Sat. Jan 22nd, 2022

The artistic director of Music on Main, David Pay, has a funny story to tell from his childhood. It was about his tendency to want to stage shows – from a very young age.

“My kindergarten teacher used to call me Cecil B. DeMille,” Pay recalls in a recent phone interview with Just. “She called my parents and told them I had to stop trying kids for my productions.”

Fortunately for Vancouver’s music lovers, the unnamed kindergarten teacher did not get his wish. And Pay’s love of producing will be shown this month with the 10th edition of Music On Main’s Modulus Festival. It is his imaginative answer to a serious question: how do artists react in chaotic times?

At the heart of this year’s festival is a revival of a pandemic-inspired series of concerts, As Dreams Are Made, which premiered last year in Vancouver.

It is inspired by a speech by Prospero in William Shakespeare’s The storm: “We are such things / that dreams are made on, and our little life / is rounded by a sleep.”

This year’s concerts feature a largely new lineup of musicians who will offer individualized performances to one person at a time on stage in the Annex. The audience shows up in the lobby at an agreed time.

“You’re greeted in the lobby,” Pay explains. “You’re being told a little bit about what’s going to happen.”

Then the guest is brought into a dark room and a light comes on the musician. The guest then sits in an empty chair nearby.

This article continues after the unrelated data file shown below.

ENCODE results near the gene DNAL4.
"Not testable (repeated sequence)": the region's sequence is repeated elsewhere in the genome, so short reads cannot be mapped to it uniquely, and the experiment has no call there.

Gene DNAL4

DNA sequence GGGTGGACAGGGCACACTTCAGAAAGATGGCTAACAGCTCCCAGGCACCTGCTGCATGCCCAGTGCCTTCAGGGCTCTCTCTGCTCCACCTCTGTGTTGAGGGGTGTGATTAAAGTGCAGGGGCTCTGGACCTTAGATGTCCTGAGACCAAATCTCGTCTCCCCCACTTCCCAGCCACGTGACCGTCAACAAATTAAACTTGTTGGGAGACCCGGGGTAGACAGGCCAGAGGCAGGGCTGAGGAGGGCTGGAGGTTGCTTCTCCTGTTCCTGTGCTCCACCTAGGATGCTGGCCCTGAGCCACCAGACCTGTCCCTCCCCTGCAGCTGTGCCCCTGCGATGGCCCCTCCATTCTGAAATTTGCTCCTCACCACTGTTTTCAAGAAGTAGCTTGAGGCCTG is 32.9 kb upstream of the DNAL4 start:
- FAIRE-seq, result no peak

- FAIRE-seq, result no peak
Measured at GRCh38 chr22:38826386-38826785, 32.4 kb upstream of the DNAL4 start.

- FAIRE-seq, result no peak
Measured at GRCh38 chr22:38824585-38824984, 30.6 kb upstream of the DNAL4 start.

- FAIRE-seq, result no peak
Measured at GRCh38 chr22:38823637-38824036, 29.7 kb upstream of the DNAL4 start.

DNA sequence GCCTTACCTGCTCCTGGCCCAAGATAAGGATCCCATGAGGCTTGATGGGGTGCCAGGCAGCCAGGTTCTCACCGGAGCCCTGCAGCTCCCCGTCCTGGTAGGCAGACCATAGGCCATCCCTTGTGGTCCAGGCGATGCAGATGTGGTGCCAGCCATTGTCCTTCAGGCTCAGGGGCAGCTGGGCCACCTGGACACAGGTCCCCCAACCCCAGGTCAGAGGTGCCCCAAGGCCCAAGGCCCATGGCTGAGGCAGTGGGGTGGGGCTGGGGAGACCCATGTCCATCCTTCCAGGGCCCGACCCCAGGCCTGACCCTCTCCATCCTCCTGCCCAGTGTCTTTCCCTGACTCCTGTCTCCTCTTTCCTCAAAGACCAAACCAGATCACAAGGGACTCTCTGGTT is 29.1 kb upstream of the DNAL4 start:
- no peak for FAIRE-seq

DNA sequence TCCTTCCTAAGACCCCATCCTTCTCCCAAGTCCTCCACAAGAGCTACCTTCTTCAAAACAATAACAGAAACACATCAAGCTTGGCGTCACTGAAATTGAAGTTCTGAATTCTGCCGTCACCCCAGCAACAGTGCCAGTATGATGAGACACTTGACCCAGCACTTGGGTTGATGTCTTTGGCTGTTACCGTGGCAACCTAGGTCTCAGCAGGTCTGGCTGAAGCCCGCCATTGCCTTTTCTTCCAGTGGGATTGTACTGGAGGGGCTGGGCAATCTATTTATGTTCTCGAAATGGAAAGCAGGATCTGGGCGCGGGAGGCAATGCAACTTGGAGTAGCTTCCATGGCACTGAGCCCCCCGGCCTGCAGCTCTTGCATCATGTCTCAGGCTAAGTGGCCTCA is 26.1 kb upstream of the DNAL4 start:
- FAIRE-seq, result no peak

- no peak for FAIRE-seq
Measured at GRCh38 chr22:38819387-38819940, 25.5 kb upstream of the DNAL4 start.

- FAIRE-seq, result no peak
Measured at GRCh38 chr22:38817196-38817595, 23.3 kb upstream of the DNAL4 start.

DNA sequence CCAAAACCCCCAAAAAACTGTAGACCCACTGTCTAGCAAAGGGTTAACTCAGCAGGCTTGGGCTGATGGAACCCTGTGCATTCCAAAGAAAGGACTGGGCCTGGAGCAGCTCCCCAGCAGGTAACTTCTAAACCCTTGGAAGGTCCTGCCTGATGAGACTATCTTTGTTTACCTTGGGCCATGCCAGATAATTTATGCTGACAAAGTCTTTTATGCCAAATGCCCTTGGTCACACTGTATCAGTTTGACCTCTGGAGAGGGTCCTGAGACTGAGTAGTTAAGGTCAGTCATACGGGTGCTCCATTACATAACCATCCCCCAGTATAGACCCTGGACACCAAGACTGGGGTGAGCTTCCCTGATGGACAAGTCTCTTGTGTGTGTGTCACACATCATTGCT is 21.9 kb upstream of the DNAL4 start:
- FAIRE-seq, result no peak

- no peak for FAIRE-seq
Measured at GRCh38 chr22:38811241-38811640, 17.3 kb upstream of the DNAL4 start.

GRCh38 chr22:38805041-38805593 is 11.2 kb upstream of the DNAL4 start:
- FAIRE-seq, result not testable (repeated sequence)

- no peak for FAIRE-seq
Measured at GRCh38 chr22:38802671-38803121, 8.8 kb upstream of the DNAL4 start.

“There’s a moment where the musician looks at you and you look at the musician,” Pay says. “It’s all quiet.”

Then the performer plays a piece that is decided at that moment to suit the only audience.

Video of MoM As Dreams Are Made

Video: Watch the trailer for As dreams are made.

According to Pay, musicians featured in the series have a repertoire to choose from. Each guest spends 20 minutes cycling through the theater.

“You want to see the show and no one sees you see the show,” Pay says. “Then the next person will come in and have a different experience.”

After each performance, the theater darkens and the person is welcome to leave the theater where they will be met again. He says that once people enter the world outside again, it is like coming out of a dream.

“It’s a bit like, ‘Hey, did that just happen? Did I just sit in a room with beautiful lighting and hear an incredible musician all alone? ‘ Says Pay.

Last year, he adds, the response from the audience was overwhelmingly positive. At this year’s Modulus Festival, there will be five musicians on As dreams are made: Chloe Kim (violin), Dailin Hsieh (zheng), Jonathan Lo (cello), Saina Khaledi (santour) and Mark Takeshi McGregor (flute).

On any given day, participants will not know which musician is to perform in what Pay describes as “an immersive performance for one person”.

The series relies on some methods developed in Europe for what are called 1: 1 concerts.

“But we’ve theatricalized it, so it has this relationship to a famous Shakespeare speech,” Pay says.

These short live performances will be a part of The Tempest project, which is an immersive full-length show that Music on Main plans to premiere in 2024.



By Victor

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